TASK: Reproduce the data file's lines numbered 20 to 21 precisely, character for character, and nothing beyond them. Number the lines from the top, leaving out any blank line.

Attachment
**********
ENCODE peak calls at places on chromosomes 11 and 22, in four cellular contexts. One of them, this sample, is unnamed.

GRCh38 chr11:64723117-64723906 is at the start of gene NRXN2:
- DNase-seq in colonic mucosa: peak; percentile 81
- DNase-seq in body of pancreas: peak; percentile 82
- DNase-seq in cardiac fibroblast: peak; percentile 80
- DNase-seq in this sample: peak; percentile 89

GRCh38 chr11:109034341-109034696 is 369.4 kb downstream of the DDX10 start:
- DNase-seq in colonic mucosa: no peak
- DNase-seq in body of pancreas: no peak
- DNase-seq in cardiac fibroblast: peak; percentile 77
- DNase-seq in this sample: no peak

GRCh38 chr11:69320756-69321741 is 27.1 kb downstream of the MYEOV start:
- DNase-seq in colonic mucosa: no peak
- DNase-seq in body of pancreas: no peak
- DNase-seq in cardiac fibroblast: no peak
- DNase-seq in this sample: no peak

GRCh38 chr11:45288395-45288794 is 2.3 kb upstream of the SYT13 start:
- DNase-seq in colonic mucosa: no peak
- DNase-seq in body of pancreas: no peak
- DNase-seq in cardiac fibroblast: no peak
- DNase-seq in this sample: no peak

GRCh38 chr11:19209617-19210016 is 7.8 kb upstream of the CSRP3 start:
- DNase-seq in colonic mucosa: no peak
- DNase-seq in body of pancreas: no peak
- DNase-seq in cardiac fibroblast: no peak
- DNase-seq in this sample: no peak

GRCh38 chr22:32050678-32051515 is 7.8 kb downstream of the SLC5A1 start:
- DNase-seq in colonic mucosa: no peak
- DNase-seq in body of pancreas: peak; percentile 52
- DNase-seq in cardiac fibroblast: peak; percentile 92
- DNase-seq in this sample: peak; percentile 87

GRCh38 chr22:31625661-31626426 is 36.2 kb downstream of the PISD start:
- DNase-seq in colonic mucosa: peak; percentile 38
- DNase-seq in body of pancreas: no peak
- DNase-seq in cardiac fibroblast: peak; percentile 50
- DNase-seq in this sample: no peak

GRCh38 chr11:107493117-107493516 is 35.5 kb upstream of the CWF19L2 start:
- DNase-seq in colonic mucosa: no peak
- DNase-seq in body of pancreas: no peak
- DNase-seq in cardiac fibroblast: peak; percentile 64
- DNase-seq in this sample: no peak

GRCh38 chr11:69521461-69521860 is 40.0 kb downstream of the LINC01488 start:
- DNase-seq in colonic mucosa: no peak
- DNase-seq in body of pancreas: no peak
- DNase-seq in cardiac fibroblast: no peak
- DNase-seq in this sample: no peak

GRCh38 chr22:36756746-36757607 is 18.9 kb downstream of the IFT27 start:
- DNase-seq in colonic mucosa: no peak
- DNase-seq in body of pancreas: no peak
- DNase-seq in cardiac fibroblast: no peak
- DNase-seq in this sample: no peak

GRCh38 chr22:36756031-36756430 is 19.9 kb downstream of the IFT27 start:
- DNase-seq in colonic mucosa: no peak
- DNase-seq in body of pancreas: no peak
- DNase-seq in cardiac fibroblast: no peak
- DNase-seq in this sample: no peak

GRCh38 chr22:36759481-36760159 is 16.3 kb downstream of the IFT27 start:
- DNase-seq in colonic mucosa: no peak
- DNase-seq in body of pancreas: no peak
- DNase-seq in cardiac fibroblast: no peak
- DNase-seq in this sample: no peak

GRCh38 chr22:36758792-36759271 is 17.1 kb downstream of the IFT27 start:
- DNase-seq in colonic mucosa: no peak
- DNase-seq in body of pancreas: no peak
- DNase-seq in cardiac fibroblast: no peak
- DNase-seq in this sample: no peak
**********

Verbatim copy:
- DNase-seq in cardiac fibroblast: no peak
- DNase-seq in this sample: no peak